When Cape Town revealed it was fast hurtling towards the moment it would become the first city on earth to run out of water earlier this year, it caught the world’s attention.
Initial predictions said the taps in this South African city of four million people should have run dry by April. But despite the odds appearing stacked against it, the dams never fell to 13.5 per cent — the level needed to reach “Day Zero”, which has now been pushed back to next year at the earliest.
The rains have finally arrived, and Cape Town appears to have pulled itself back from the brink — for now. So, what lessons have been learned? Icebergs could be the answer.
At times like this, it is probably always worth thinking outside the box. But when Nick Sloane — a South African salvage captain known for righting the Costa Concordia — announced he could solve the issue by dragging a 100 million tonne iceberg north from the Antarctic, more than a few eyebrows were raised. But, Capt Sloane assured the BBC’s Newsday programme, it is completely possible.
“At any one time there are thousands of icebergs which have broken off drifting around the Southern Ocean,” he said. Cape Town’s deputy mayor Ian Neilson still needs to be convinced though — especially because moving icebergs thousands of miles is not without risk, and definitely not cheap.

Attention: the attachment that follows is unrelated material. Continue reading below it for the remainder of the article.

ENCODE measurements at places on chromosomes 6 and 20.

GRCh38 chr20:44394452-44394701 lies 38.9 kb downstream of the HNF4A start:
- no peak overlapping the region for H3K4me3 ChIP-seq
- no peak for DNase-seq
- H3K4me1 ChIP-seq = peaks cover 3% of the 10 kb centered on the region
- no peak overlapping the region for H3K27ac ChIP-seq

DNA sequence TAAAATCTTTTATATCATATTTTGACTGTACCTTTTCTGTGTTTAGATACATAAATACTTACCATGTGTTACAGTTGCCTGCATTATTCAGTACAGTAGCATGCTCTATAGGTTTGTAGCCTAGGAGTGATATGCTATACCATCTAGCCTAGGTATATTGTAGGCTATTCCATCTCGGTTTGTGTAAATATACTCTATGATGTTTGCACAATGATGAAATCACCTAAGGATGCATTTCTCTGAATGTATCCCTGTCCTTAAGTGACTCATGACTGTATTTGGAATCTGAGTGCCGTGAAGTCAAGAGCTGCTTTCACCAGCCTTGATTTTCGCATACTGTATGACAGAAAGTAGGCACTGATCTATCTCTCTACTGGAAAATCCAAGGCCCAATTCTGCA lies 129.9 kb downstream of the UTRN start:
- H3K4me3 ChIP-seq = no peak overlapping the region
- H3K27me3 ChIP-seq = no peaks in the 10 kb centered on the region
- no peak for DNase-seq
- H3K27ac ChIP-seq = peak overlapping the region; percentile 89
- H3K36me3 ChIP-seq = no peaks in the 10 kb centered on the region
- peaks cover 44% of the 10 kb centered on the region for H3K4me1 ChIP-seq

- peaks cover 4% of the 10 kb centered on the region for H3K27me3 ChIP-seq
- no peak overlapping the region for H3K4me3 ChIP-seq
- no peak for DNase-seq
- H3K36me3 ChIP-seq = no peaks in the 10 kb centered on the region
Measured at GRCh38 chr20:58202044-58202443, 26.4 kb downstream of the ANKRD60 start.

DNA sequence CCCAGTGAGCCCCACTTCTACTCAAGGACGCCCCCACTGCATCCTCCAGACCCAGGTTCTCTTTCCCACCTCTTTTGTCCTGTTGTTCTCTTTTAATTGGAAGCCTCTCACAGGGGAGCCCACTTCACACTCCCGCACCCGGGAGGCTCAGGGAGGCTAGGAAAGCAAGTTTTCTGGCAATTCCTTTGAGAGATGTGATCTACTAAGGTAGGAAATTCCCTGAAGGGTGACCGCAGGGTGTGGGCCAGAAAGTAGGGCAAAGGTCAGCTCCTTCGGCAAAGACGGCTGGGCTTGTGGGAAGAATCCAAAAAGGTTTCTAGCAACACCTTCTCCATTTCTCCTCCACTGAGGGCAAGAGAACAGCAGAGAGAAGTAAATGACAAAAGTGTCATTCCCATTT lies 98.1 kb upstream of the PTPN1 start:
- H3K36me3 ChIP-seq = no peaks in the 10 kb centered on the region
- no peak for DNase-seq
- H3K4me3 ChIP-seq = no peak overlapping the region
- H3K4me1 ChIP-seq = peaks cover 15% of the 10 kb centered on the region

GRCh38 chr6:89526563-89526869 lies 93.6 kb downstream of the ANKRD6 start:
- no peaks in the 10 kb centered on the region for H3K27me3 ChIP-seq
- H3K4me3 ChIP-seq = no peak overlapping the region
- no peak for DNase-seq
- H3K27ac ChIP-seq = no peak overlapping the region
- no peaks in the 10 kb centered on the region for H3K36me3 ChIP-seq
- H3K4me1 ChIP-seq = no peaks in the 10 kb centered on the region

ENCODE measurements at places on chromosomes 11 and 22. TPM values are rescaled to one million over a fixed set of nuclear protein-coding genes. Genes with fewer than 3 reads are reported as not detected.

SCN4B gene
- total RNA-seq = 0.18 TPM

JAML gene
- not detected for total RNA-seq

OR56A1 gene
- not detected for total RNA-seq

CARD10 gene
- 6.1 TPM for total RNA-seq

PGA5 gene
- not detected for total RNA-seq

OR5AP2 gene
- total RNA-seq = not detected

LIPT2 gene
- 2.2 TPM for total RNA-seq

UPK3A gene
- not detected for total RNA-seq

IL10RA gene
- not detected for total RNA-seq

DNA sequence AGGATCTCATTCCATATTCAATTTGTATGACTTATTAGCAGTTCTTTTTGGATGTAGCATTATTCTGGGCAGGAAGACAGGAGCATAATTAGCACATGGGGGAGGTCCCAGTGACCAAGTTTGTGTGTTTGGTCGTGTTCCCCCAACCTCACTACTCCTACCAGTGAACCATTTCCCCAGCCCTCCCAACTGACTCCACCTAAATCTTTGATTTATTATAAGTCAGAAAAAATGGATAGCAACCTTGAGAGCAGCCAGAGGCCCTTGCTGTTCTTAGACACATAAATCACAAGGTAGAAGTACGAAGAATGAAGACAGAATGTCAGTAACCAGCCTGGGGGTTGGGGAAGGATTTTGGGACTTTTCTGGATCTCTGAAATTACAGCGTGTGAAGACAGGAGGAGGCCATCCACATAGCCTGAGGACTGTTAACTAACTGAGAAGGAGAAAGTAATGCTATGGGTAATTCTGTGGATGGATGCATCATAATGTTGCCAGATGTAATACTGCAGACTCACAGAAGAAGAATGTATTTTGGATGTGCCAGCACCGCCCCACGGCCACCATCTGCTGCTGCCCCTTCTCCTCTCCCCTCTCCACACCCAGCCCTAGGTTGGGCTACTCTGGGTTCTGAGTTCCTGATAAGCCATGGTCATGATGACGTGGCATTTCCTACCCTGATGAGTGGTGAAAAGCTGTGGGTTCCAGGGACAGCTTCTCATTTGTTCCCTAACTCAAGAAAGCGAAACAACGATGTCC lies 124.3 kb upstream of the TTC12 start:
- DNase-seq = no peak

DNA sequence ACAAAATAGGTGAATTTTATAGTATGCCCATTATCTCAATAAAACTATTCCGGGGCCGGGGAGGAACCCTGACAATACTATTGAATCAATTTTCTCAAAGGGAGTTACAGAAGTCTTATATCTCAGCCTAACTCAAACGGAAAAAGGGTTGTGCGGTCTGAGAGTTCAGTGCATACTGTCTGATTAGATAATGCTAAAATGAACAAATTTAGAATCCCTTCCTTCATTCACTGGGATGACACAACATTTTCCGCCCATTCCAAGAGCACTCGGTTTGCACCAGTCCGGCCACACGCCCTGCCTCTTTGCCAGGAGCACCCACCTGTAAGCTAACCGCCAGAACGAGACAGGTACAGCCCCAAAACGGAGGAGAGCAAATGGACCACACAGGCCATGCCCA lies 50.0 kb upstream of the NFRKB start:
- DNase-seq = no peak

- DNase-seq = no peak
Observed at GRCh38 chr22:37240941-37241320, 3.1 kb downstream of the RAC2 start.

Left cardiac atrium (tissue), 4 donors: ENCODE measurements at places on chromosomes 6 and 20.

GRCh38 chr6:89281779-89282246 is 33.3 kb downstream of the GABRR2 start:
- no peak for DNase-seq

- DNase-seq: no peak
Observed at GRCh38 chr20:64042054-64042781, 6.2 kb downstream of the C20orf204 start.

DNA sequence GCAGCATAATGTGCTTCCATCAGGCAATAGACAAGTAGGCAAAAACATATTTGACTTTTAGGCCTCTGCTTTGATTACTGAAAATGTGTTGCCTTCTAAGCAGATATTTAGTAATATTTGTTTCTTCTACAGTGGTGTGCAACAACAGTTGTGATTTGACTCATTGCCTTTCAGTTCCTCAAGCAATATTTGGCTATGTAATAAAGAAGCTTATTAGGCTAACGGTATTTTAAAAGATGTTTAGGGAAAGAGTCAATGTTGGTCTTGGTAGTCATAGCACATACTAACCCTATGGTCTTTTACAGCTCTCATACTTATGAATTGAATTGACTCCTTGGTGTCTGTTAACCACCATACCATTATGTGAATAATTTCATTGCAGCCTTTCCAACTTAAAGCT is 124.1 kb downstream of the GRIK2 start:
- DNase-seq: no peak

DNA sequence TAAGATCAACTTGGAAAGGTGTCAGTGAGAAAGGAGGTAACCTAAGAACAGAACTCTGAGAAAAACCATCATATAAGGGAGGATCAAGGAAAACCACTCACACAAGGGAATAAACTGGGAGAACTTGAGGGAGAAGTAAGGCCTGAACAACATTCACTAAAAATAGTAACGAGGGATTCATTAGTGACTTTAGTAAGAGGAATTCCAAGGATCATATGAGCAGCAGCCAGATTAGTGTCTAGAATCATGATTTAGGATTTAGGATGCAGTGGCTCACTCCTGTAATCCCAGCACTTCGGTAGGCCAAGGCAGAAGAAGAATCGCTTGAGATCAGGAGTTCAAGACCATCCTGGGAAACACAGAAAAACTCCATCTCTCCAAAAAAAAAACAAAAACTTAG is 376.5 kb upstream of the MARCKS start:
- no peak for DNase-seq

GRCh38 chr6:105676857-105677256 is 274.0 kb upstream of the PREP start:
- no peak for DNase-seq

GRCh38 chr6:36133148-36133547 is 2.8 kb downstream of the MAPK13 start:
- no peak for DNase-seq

And anyway, the city already has its own plans in place to supplement its dams. A plan to drive water 2,500 miles from the Congo River to Cape Town a decade ago is probably not going to happen. Which is good, because that water is also being eyed up as a possible solution to Africa’s vanishing lake.
You can live on 50 litres of water a day The crisis really caught the world’s attention after it was announced citizens would only be allowed to live on 50 litres of water a day.
But Capetonians quickly adapted. Ninety-second showers, unflushed loos and dirty cars are matters of pride in Cape Town homes, while some restaurants have completely shut off their bathroom taps, forcing customers to opt for hand sanitizer instead, and many public swimming pools are empty.
Of course, there are places still boasting perfectly manicured, green lawns. But generally these all come with a sign on the wall declaring — somewhat defensively — “borehole water”, meaning they are not using the mains supply.
The poorest residents already do When Day Zero was first announced, there was a bit of finger-pointing towards the city’s informal settlements, where it was claimed by some that taps ran almost non-stop.
Quite simply, deputy mayor Ian Neilson said this was not true. According to South Africa’s News24, even before the drought, homes in Cape Town’s informal settlements used just 40 litres per day.
It may not be a good idea to tell tourists Day Zero may have been enough to frighten Capetonians into action, but it had an unfortunate side effect: it also scared the tourists.
Cape Town and the wider Western Cape welcome more than 1.6 million international visitors a year — not to mention the 2.1 million South Africans who holiday in the region.
But at the height of the crisis, an informal study of 18 businesses by the province’s tourism agency, Wesgro, found revenue for January and February had fallen by up to 20 per cent year-on-year.
And finally: Prevention is better than cure Cape Town, Nielson admitted, was taken by surprise by the three-year drought which led to the dire warnings.
Cape Town admits it should now be able to build up its own ability to withstand another drought. But more than that, it is hoped people will stick to the changes they have made – albeit eventually in a less draconian way. — BBC